Friday, 26 April 2019

Terri's hillside haven

I didn't know Titirangi used to be farmland. That it was all clear-felled for farms only a century ago, then divided up into housing with the rainforest slowly growing back. Terri's house in on the ridgeline of Pleasant Road and her garden is all the land below it. When she described the difficulty of working it, I couldn't imagine more contrast to my flat, clear treeless expanse to her sloping jungle.

Yesterday Karyn and I took tea and a wander. We were enveloped in a profusion of plants, climbers, bromeliads, natives, camellias, exotics, and a bog garden down below where the rain settles. We were a bit disturbed by her description of her banana tree as a male part of the anatomy, but it really was a giant wonder. It can be back breaking work, and she regularly goes to an acupuncturist, because there's nothing to stop everything from rolling down the hill. Her olives tree is planted outside her kitchen's front door, so when it does drop fruit, they literally roll into her kitchen. She's also got a grapevine trained up the side of her house, to pluck in the summer on the deck.

Some plants are unruly. The puriris need to be clipped back, and the tradescantia pulled up. The puka which drops giant leaves has to go. Dracena is unwanted. On the plus side there is no lawn to mow. But on the downside she needs to bring an aborist in for her trees. Veges don't really stand a chance with the lack of sun, and fruit trees sometimes struggle. But if foliage is your thing, she's got giant taro, gunnera, lacy papyrus. She's got japanase maples and a brilliant tupelo tree that is like a chameleon in all different shades of leaf from crimson to gold.  She rhapsodises about the smell of philedelphus 'mock orange' and brunfelsia 'yesterday, today and tomorrow'.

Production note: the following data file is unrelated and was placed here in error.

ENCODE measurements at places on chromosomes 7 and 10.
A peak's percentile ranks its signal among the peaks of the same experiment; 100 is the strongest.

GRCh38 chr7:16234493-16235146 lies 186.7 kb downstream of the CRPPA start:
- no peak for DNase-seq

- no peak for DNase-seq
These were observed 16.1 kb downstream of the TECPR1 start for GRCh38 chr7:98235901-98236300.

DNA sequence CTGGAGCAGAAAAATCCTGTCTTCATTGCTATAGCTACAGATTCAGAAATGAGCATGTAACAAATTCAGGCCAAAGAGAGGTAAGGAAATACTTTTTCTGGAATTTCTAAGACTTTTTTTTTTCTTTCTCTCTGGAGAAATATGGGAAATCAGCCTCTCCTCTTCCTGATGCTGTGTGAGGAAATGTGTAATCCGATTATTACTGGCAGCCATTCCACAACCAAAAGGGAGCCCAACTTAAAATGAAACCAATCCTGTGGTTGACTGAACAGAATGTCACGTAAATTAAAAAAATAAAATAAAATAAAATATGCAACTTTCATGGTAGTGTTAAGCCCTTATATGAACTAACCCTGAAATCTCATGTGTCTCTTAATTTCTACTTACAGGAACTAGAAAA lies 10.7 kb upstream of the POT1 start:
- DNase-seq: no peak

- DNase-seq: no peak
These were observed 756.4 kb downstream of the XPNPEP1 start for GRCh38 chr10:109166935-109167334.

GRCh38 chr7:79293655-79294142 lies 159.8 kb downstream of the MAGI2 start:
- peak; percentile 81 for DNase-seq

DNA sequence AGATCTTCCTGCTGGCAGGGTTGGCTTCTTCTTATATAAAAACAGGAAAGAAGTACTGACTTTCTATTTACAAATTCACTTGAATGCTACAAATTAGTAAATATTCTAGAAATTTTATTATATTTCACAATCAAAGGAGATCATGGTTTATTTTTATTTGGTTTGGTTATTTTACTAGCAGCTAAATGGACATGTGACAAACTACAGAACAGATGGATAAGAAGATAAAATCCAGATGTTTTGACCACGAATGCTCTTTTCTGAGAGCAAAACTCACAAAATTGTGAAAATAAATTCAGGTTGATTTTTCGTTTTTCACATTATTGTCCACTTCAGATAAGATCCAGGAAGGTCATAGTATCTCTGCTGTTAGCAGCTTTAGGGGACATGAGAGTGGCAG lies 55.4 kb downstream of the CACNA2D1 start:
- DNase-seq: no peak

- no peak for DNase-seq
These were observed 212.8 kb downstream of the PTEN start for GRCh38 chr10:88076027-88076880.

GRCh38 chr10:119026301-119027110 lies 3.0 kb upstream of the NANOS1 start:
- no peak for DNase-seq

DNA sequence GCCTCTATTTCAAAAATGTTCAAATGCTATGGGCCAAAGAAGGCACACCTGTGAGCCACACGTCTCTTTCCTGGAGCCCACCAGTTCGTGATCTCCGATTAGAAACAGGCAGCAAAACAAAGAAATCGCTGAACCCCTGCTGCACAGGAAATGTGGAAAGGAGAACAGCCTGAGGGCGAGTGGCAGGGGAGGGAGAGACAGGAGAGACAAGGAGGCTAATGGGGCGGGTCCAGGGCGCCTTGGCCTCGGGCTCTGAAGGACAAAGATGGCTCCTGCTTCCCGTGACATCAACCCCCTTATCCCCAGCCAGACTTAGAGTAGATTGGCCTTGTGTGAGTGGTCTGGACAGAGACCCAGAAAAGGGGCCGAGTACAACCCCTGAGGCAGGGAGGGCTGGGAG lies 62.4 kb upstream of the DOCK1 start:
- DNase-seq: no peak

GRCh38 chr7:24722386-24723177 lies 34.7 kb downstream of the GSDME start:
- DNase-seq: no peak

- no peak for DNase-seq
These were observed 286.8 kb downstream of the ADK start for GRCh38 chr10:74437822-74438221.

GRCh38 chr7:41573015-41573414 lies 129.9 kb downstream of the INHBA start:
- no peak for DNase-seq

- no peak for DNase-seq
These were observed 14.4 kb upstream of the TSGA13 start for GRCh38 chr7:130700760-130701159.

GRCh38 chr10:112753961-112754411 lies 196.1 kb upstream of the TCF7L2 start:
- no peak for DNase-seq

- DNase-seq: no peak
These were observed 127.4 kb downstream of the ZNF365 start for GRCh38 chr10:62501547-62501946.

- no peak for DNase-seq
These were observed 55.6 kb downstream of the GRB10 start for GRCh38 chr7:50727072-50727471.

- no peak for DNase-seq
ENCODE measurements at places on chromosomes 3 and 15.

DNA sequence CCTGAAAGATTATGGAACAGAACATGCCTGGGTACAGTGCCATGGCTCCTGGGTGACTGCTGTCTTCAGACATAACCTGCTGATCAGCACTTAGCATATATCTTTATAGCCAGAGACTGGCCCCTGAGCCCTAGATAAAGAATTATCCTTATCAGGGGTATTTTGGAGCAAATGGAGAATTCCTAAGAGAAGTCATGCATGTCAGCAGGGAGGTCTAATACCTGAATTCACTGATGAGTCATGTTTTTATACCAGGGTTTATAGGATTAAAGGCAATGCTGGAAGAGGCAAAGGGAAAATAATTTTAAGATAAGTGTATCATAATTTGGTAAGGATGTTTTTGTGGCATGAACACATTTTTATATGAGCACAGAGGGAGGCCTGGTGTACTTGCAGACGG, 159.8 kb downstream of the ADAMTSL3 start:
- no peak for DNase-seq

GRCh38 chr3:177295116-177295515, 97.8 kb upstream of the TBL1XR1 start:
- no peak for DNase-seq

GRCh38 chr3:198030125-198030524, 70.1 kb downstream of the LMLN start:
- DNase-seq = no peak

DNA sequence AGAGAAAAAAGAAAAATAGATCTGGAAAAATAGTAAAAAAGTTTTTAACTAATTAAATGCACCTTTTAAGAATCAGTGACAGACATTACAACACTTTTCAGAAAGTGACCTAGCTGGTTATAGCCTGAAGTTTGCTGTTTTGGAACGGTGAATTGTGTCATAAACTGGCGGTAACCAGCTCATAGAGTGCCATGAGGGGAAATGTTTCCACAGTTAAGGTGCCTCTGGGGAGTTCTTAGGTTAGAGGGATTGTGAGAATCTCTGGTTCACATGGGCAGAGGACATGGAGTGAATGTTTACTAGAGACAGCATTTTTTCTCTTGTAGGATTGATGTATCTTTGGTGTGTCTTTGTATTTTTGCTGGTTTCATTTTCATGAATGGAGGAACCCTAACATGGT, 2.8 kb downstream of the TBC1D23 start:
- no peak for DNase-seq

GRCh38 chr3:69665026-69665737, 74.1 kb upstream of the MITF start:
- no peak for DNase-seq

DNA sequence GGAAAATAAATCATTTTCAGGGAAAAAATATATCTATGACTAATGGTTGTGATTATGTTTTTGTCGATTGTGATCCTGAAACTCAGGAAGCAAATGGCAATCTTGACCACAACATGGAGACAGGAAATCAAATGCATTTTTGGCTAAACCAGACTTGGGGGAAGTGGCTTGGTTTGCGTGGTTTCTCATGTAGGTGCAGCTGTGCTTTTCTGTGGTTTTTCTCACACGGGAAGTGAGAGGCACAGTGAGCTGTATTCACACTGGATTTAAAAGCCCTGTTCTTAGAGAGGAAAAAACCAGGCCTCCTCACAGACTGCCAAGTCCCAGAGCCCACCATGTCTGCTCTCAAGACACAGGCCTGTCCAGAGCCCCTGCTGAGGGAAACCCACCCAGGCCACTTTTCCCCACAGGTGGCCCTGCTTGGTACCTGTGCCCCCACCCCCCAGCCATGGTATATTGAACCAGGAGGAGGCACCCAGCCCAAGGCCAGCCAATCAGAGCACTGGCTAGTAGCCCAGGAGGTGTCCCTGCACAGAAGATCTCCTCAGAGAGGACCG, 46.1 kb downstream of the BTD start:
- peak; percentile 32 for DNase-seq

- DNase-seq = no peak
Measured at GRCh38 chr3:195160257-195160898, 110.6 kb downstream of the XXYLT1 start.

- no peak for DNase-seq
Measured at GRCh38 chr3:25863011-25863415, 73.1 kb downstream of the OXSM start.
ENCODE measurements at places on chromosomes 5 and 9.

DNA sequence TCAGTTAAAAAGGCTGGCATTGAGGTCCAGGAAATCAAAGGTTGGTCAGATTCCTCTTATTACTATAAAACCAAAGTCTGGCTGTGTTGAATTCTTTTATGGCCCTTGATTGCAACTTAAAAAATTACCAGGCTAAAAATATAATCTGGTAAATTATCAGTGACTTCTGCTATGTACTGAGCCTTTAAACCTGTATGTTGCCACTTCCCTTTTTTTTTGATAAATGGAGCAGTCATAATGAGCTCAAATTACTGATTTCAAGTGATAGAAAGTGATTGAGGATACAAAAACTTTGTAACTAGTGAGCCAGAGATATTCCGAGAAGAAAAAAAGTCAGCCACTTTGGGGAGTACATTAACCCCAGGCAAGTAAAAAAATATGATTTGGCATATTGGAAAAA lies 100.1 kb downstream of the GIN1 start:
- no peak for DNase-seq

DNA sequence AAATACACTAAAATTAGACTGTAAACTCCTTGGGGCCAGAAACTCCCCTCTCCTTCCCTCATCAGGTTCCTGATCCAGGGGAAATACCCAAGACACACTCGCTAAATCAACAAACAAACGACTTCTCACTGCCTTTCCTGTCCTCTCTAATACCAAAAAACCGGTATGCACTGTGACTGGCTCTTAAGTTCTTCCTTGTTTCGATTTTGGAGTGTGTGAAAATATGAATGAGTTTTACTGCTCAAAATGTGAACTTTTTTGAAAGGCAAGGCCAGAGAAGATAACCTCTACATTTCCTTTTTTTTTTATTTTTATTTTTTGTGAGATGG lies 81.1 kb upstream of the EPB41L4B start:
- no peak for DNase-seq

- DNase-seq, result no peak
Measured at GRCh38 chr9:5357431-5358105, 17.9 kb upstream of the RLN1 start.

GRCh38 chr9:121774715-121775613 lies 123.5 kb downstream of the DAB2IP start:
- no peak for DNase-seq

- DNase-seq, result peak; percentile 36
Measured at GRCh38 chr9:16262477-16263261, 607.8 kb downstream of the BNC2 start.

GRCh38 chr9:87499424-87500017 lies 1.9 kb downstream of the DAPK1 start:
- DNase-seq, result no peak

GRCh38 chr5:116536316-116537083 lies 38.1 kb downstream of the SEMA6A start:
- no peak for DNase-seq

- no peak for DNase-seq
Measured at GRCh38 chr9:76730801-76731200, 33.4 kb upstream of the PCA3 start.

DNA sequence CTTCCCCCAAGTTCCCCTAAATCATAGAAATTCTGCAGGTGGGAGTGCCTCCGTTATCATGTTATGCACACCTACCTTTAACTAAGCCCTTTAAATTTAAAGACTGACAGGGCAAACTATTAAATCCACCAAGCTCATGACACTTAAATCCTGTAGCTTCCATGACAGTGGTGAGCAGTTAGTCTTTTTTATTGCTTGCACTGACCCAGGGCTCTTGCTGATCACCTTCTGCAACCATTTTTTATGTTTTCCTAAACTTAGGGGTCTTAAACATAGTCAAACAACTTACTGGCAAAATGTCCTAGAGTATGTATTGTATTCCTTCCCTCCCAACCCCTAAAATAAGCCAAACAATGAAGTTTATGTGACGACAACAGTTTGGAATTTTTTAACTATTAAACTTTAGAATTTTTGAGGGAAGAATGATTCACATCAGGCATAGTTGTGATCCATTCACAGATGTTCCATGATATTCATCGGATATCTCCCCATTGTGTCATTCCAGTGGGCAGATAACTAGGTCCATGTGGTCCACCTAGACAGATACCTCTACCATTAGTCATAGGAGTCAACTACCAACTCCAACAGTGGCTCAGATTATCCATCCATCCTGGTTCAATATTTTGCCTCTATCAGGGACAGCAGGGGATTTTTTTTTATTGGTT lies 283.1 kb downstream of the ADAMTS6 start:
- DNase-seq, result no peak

I marvel at the piece of paradise that Terri has created, rescued out of wild ginger and privet. She bushwhacked a path down to where she's got another little deck with two chairs under the tupelo tree and facing the dinghy pond. It has water lilies in it. Not that she's got much time to the garden there's always stuff to do.

Karyn says she reminds her of her mother who also commands a house and garden in the hills of Matakana,  built an entire retaining wall and can boast of  trekking across the mountains of Spain in her 70s. I suppose you can  call them 'indomitable women' . Terri knows people might think her quite mad, as the garden has her quite in it's grasp. I remark her garden is like the book 'Where the Wild Things Are' where the wild things say 'please don't go, we'll eat you up, we love you so'. I know she wants us to stay longer and be enchanted, but Karyn was getting bitten by bugs and so we left Terri at her garden's mercy.

I went back home and thought well my garden is very tame.  In general the plants don't encroach and everything seems like its orderly and tidy even though Mum and Dad don't think so. (see previous post) I reckon I should mix it up a bit, and plant a kauri tree right in the middle of the lawn. I will make my claim that I am stopping the Kauri trees from dying back. If they protest they will then need to take that up with Department of Conservation.